It turned out this assumption was correct. The Cheerios simply gathered in front of the floor head as I pushed the HL5 through them, without picking up a single morsel. Although this is disappointing, it’s still possible to clean up these types of spills by unclipping the handle and using the hose instead. Without anything attached the Cheerios leapt into the collection bin, but we can’t count that result in our floor head tests.

I was pleasantly surprised by how it performed in the same test on short-pile carpet, however. Here, the angle of the base of the floor head and the powerful suction combined to compress the Cheerios into the carpet enough for the floor head to climb over them and, once underneath, they didn’t stand a chance. A single pass left a few crumbs behind but not enough to register as a full gram on my kitchen scales.

With flour, the HL5’s results were exceptional. On hard floor, it collected pretty much all of the flour I dropped. Some dust remained in the crevices between tiles but, again, the quantities were too minute to register on my scales. On carpet, meanwhile, a single pass left only a few visible specks of dust behind, with the result measuring ever so slightly short.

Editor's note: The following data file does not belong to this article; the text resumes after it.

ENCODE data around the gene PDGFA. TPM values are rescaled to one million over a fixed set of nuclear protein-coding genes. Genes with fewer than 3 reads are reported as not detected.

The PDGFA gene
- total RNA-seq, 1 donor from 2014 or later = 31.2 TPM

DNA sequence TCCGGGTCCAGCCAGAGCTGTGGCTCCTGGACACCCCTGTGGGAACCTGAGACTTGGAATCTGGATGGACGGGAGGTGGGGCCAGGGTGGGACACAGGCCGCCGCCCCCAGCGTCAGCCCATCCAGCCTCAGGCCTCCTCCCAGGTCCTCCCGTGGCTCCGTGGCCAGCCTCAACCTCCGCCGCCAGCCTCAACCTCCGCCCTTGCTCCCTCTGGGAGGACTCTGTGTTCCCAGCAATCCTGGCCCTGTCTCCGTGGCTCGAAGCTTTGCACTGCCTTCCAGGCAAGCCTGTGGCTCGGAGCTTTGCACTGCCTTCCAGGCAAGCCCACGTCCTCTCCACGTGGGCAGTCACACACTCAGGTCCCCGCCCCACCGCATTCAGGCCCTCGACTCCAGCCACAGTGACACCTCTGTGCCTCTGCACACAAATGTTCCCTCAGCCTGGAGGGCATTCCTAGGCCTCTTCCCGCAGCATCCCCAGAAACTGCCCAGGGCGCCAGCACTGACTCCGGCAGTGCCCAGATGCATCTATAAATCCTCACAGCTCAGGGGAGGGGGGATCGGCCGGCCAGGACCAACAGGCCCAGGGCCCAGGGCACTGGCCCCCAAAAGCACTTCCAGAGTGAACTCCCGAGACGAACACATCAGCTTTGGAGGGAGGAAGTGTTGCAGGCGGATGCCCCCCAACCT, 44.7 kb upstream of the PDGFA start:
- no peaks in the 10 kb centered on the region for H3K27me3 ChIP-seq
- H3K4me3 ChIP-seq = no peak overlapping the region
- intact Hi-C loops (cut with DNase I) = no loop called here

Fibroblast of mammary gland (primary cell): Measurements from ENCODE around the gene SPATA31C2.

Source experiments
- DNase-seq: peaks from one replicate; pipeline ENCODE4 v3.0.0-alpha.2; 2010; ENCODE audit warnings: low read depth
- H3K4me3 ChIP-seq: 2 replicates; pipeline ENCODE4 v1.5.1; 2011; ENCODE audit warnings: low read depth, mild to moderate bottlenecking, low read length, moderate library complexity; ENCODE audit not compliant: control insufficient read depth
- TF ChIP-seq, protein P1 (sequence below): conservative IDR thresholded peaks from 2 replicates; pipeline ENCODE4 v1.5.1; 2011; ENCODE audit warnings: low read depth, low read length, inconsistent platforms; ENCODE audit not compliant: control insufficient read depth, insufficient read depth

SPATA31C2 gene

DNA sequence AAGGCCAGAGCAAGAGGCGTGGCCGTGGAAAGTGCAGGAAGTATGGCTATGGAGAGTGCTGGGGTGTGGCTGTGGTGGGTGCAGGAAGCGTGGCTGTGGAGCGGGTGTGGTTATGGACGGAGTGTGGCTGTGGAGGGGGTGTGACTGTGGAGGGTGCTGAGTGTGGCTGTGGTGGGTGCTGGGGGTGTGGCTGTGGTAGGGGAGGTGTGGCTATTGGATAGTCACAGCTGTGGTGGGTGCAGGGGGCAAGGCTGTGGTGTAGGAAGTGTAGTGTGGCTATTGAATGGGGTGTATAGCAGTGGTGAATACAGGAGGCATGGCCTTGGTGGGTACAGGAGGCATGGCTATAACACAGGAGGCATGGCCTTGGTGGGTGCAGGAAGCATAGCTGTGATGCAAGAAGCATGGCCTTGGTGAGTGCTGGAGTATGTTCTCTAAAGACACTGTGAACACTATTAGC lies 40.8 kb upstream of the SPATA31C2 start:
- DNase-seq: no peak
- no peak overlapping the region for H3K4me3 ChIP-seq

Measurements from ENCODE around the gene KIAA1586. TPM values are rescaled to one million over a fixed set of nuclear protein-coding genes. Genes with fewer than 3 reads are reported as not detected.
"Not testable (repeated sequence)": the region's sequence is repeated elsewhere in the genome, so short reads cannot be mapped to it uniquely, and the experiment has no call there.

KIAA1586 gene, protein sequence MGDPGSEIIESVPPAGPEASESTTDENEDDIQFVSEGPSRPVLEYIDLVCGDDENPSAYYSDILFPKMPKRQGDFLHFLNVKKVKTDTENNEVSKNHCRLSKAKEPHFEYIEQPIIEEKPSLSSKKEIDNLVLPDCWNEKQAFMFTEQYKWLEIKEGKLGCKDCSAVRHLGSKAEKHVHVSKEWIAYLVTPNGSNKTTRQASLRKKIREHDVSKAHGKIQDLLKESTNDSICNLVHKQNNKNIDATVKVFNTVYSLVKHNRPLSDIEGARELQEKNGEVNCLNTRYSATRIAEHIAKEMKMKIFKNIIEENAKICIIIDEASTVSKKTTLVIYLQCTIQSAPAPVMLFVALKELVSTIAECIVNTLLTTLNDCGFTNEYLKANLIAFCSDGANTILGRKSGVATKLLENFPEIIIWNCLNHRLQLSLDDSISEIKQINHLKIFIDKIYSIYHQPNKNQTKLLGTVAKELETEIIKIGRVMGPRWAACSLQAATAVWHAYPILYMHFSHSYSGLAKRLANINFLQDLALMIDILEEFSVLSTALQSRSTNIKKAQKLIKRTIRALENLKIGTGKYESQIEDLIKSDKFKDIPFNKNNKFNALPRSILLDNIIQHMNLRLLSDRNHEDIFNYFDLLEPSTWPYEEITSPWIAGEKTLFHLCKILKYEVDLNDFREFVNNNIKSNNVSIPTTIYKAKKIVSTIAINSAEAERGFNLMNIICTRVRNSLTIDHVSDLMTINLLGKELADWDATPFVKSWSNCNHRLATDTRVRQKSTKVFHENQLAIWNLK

As you can see from the chart below, the hard-floor Cheerios test hit the vacuum’s overall results hard. However, if you take this tricky test out of the equation, the HL5 gets tantalisingly close to vacuuming perfection.

Read next: Best cordless vacuum cleaners to buy 

Hoover HL5 review: Should you buy it?

The Hoover Upright Pet Vacuum Cleaner with Anti-Twist & Push&Lift HL5 is an impressive upright vacuum but it isn’t perfect. It isn’t particularly good at collecting large particles from hard floor.

However, in our other tests it performed exceptionally well, proving itself exemplary at carpet cleaning and gathering smaller particles from hard floor. Hoover could have been slightly more generous with the attachments, and more easily accessible controls would be high on my wishlist of improvements. However, it’s good value for money for what you get.

Those looking for a full suite of attachments should consider the Dyson Ball Animal. This comes with a great selection of tools, a larger collection bin and a longer cord. It’s heavier, though, and costs more.

Alternatively, you could cut yourself free of cables completely. The Shark ICZ300UKT is better for hard floor cleaning, with its soft roller able to pick up chunky dirt impressively. It’s configured like an upright but has a smaller 0.6-litre collection bin and is battery-powered, so you don’t need to worry about where you’re going to plug it in while cleaning.

Buy now from Argos

Read more